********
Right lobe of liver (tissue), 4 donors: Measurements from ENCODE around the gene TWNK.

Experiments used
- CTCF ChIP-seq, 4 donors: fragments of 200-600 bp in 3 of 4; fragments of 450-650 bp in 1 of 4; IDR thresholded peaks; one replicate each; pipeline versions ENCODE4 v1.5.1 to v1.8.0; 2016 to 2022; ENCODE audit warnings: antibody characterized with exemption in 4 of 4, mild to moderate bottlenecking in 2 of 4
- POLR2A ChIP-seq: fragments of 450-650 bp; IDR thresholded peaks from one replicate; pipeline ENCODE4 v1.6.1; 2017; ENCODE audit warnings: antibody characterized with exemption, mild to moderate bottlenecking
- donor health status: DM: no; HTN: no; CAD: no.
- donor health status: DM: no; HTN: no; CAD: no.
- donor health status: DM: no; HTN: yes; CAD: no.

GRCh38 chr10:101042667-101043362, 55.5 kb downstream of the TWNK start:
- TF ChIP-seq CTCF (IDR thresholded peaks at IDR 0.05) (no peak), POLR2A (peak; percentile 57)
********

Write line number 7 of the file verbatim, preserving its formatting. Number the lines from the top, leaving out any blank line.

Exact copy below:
- donor health status: DM: no; HTN: yes; CAD: no.